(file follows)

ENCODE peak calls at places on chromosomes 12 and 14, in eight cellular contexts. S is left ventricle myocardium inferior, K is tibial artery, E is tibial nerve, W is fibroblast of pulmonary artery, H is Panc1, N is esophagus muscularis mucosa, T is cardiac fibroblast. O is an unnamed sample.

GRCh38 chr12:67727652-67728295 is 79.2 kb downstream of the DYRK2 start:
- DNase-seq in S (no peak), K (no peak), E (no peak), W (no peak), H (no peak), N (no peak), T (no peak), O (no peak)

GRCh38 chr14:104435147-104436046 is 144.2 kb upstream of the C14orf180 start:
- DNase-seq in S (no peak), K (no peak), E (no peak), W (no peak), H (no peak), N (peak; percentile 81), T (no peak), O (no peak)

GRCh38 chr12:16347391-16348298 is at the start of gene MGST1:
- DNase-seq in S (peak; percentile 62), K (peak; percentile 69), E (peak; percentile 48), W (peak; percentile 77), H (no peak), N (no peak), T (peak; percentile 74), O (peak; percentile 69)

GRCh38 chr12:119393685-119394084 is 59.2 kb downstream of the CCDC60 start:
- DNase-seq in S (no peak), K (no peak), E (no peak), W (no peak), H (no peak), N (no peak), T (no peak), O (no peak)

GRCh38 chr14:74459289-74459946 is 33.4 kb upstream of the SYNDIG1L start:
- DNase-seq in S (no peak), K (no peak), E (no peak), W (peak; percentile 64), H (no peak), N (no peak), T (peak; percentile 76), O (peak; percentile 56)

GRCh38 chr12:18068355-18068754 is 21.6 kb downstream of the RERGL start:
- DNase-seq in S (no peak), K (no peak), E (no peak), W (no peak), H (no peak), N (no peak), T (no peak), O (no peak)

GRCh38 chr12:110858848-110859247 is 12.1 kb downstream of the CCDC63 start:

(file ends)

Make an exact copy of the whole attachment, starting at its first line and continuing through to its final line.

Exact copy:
ENCODE peak calls at places on chromosomes 12 and 14, in eight cellular contexts. S is left ventricle myocardium inferior, K is tibial artery, E is tibial nerve, W is fibroblast of pulmonary artery, H is Panc1, N is esophagus muscularis mucosa, T is cardiac fibroblast. O is an unnamed sample.

GRCh38 chr12:67727652-67728295 is 79.2 kb downstream of the DYRK2 start:
- DNase-seq in S (no peak), K (no peak), E (no peak), W (no peak), H (no peak), N (no peak), T (no peak), O (no peak)

GRCh38 chr14:104435147-104436046 is 144.2 kb upstream of the C14orf180 start:
- DNase-seq in S (no peak), K (no peak), E (no peak), W (no peak), H (no peak), N (peak; percentile 81), T (no peak), O (no peak)

GRCh38 chr12:16347391-16348298 is at the start of gene MGST1:
- DNase-seq in S (peak; percentile 62), K (peak; percentile 69), E (peak; percentile 48), W (peak; percentile 77), H (no peak), N (no peak), T (peak; percentile 74), O (peak; percentile 69)

GRCh38 chr12:119393685-119394084 is 59.2 kb downstream of the CCDC60 start:
- DNase-seq in S (no peak), K (no peak), E (no peak), W (no peak), H (no peak), N (no peak), T (no peak), O (no peak)

GRCh38 chr14:74459289-74459946 is 33.4 kb upstream of the SYNDIG1L start:
- DNase-seq in S (no peak), K (no peak), E (no peak), W (peak; percentile 64), H (no peak), N (no peak), T (peak; percentile 76), O (peak; percentile 56)

GRCh38 chr12:18068355-18068754 is 21.6 kb downstream of the RERGL start:
- DNase-seq in S (no peak), K (no peak), E (no peak), W (no peak), H (no peak), N (no peak), T (no peak), O (no peak)

GRCh38 chr12:110858848-110859247 is 12.1 kb downstream of the CCDC63 start: